Oregon Family Law - Cases Involving a Special Needs Child
Many families have a child diagnosed with Autism, Autism Spectrum Disorder or Asperger’s Syndrome; Down’s Syndrome; ADHD; diseases or birth defects that impair a child’s ability to move, speak, and hear or to interact with others; learning disorders; brain injuries; or psychiatric disorders. When going through a custody or divorce proceeding, parents of a special needs child may face difficult challenges in dealing with the other parent and in making sure that the child receives all of the services that child needs in order to thrive.
During a custody or divorce proceeding, it is important for parents who have a special needs child to plan for the payment of any extraordinary expenses for services that the child may need. Some important services for special needs children may not be covered by regular health insurance plans. Many families must plan for paying for different types of therapy (such as speech, occupational, play or physical therapy), dieticians, naturopathic doctors, food for special diets, and for non-prescription items (such as a modified vehicle to transport the child) that are needed to accommodate the special needs child. In addition, some parents believe that it is in the child’s best interests to attend a private school or private special education program in order to make sure that the child’s special needs are addressed.
The Oregon Child Support Guidelines do not automatically take into account any extraordinary expenses for a special needs child. A parent seeking support for a special needs child will have to present evidence of the child’s extraordinary expenses to the court, and will have to ask for such expenses to be apportioned between both parents in some fashion.
One way to apportion such expenses is to request a rebuttal from the Oregon Child Support Guidelines. When a parent requests a rebuttal, that parent is asking the court to deviate from the presumptively correct child support award in order to account for special financial considerations in that case. Another way to apportion payment of extraordinary expenses for a special needs child is for parents to each be ordered to pay for a certain percentage or amount of the expenses.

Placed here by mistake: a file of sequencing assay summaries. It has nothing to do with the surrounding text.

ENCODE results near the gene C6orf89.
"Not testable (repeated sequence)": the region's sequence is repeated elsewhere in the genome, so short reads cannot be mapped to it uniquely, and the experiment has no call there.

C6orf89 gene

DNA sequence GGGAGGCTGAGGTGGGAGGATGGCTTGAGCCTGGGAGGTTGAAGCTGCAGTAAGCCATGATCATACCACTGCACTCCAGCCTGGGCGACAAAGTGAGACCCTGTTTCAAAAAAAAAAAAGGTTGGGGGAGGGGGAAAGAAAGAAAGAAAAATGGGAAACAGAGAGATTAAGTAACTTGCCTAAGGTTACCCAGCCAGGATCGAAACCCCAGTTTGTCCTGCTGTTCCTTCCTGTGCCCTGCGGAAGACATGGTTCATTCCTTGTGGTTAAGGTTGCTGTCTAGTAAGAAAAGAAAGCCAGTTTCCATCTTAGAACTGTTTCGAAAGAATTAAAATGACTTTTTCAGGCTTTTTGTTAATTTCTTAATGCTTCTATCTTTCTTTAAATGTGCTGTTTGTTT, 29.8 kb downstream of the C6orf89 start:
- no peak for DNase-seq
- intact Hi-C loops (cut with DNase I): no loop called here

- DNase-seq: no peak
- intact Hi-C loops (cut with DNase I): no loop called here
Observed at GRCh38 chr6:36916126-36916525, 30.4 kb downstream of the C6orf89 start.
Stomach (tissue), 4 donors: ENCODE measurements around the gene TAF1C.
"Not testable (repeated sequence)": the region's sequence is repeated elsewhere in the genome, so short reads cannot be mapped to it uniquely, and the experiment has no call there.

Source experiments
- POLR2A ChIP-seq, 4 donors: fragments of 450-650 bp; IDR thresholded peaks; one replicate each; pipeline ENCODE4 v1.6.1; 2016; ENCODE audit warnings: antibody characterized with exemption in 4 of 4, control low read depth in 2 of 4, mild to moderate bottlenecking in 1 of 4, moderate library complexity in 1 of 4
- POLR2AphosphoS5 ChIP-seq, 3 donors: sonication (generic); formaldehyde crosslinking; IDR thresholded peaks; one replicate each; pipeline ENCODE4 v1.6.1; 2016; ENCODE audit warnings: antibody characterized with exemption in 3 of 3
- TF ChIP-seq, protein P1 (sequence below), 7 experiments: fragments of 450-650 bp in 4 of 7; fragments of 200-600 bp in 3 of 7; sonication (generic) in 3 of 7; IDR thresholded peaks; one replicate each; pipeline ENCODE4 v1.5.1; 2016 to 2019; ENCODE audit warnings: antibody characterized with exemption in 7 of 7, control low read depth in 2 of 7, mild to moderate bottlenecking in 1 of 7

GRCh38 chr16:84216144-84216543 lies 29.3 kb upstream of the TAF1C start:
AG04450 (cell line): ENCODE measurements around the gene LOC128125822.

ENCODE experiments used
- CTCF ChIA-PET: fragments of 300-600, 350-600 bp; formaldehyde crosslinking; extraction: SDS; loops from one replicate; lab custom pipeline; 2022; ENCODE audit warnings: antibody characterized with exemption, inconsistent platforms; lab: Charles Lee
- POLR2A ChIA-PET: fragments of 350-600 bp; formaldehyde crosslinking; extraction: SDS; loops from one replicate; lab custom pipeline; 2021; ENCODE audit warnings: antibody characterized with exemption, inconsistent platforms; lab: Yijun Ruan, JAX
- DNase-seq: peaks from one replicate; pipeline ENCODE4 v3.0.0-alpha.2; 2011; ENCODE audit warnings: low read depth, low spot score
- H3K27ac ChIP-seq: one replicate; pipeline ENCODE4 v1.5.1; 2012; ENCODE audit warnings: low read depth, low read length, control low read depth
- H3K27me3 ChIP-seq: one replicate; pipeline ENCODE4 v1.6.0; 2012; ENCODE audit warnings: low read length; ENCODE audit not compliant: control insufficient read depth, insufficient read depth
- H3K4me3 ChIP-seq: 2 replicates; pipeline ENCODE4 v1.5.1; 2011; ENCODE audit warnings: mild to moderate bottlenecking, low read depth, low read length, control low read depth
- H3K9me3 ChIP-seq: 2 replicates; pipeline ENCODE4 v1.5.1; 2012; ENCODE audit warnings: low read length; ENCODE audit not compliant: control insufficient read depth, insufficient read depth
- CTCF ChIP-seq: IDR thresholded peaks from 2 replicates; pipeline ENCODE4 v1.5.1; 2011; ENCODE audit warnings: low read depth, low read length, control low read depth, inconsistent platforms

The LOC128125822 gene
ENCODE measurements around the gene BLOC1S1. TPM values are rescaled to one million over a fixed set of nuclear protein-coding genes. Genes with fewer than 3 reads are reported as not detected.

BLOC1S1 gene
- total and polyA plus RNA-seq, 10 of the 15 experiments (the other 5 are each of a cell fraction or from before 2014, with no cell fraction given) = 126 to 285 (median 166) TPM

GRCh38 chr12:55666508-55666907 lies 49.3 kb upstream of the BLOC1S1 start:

Special Issues Relating to Custody:
In some cases, parents have strong disagreements about what therapies or treatments a child with special needs should receive. These disagreements about decision making for the child with special needs may lead to litigation regarding which parent should have custody and the right to make decisions for the child. It may also be difficult for some parents to agree on how to communicate about the child’s needs, and it may be difficult for parents to work together to make sure that there is consistency between households in diet, schedule and/or therapies for the child.
If parents cannot jointly agree on how important decisions should be made for a child with special needs, the parents may need to obtain a custody evaluation in order to receive advice from a professional. An evaluator is either appointed through a stipulated agreement by both parties, or by order of the court. The evaluator can obtain information from the child’s medical and therapeutic providers in order to determine the status of the child’s condition, and the child’s future needs. During the evaluation, the evaluator will usually meet with both parents, with the child, and with other individuals living in each parent’s household. If the child has an Individualized Education Program (I.E.P.) through the child’s school, the evaluator will usually review the I.E.P. documents, and talk to special education providers who have worked with the child. The evaluator will also talk to other individuals who work with the parties’ child, and will talk to or review information from various individuals who know each parent.
At the end of the evaluation the evaluator will make recommendations regarding which parent should have custody, and what parenting time plan is in the best interests of the parties’ child. In addition, the evaluator can provide information regarding what treatments or therapies the child should receive and what the evaluator has been able to learn regarding the likely prognosis for the child.
Seeking Help and Legal Advice.
Regardless of the diagnosis of a special needs child, each child is unique. Children with the same diagnosis often face very different challenges. It is important that each child’s unique needs and challenges are planned for during custody or divorce proceedings.
If you are the parent of a child with special needs and if you are planning for or involved in custody or divorce proceedings, you may want to consult with a family law attorney who can advise you how to best protect and plan for the care of your child. If you incur extraordinary expenses to care for your special needs child, an attorney can assist you in gathering necessary information to make sure that the Court is fully informed of the special financial issues relevant to your case. If you decide that you may need to obtain a custody evaluation, you may want to seek advice from a professional on how to prepare for an evaluation and on what evaluators might be best for your case.